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Independents want right to supervise ballot counting
Taiwan News, Staff Writer
2014-07-22 04:01 PM
TAIPEI (Taiwan News) – Taipei City mayoral candidates Ko Wen-je and Neil Peng visited the Legislative Yuan today to demand the right for independent candidates to send supervisors to monitor the counting of election ballots.

At present, Article 59 of the Election and Recall Act only allows political parties to send monitors on election day.

A delegation including Ko, Peng and their key aides visited Legislative Speaker Wang Jin-pyng Tuesday to explain their cause and to demand amendments to the law in the sense that independent candidates could also send in observers to witness the counting of the ballots.

Even though Ko has won the support of the main opposition Democratic Progressive Party, he has refused to join the party in order to be able to form a broad opposition coalition, but according to the law, that makes him ineligible to choose monitors. The same counted for Peng and for former DPP lawmaker Shen Fu-hsiung, who is also running as an independent in the November 29 Taipei City mayoral election.

The Ko camp gave a hypothetical example of a problem likely to occur during the counting of the votes. Under the existing legislation, if a stain was found on a ballot where his name had been marked, only an observer for his main rival, Kuomintang candidate Sean Lien, would be allowed to help decide whether the ballot was valid, he told reporters.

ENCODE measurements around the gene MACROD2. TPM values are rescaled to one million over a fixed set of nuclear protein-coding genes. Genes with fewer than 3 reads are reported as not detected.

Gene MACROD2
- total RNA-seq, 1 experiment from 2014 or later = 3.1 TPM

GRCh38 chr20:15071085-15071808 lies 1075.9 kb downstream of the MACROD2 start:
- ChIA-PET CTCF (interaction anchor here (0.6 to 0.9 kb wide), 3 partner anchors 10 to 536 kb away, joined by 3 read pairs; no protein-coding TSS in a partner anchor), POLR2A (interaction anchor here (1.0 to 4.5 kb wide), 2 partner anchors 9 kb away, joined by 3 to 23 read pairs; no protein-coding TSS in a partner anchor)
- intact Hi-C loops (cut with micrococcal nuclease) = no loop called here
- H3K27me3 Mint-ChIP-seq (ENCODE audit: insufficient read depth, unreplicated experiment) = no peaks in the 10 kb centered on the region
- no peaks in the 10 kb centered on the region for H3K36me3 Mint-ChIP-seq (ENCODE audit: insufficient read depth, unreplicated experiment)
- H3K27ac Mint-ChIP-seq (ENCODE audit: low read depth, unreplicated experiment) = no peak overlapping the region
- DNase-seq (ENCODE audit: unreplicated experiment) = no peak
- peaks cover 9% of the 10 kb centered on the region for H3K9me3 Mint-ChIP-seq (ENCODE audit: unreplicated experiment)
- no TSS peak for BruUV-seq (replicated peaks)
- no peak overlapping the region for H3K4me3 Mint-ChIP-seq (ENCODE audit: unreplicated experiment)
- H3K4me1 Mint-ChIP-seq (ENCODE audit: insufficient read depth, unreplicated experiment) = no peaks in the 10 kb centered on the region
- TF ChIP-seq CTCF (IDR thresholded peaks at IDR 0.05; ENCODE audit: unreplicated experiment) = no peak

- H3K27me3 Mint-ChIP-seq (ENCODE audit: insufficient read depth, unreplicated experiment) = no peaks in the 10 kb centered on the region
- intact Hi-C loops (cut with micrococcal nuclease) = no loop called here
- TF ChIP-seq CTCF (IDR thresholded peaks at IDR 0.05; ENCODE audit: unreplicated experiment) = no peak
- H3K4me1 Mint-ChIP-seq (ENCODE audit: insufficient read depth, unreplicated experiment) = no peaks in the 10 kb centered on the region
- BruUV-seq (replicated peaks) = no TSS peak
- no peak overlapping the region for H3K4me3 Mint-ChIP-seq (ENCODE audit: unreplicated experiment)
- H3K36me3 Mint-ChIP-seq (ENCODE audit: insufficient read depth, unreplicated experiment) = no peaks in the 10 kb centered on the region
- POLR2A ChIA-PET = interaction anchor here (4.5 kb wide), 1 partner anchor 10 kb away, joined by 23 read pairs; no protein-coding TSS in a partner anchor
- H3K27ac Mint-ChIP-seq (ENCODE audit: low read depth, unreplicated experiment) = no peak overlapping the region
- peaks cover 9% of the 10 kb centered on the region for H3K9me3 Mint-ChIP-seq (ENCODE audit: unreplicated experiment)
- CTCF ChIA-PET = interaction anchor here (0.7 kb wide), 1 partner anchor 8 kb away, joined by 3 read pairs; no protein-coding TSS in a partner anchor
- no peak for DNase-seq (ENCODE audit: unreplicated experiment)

Opposition parties said they were willing to amend the law or to give up some of their own quota for election monitors to benefit the independent candidates.

Ko has been leading in the opinion polls for the mayoral battle. His advantage over Lien has ranged between 7 percent and 20 percent in surveys conducted over the past few weeks.

Last week, Ko recruited former New Party legislator Yao Li-ming as his campaign manager in a major breakthrough for his efforts to gather more support for a coalition to unseat the KMT, which has run the capital for the past 16 years. Yao was received with criticism from some quarters as he was one of the key leaders of the “red shirts” who tried to unseat then-President Chen Shui-bian by holding massive protests.

Media reports last week suggested he would try to recruit the top leader of the movement, former DPP Chairman Shih Ming-te, to Ko’s camp, but both later denied any such plans.

In a rare public appearance, People First Party Chairman James Soong lashed out at the KMT but failed to take sides in the mayoral election.

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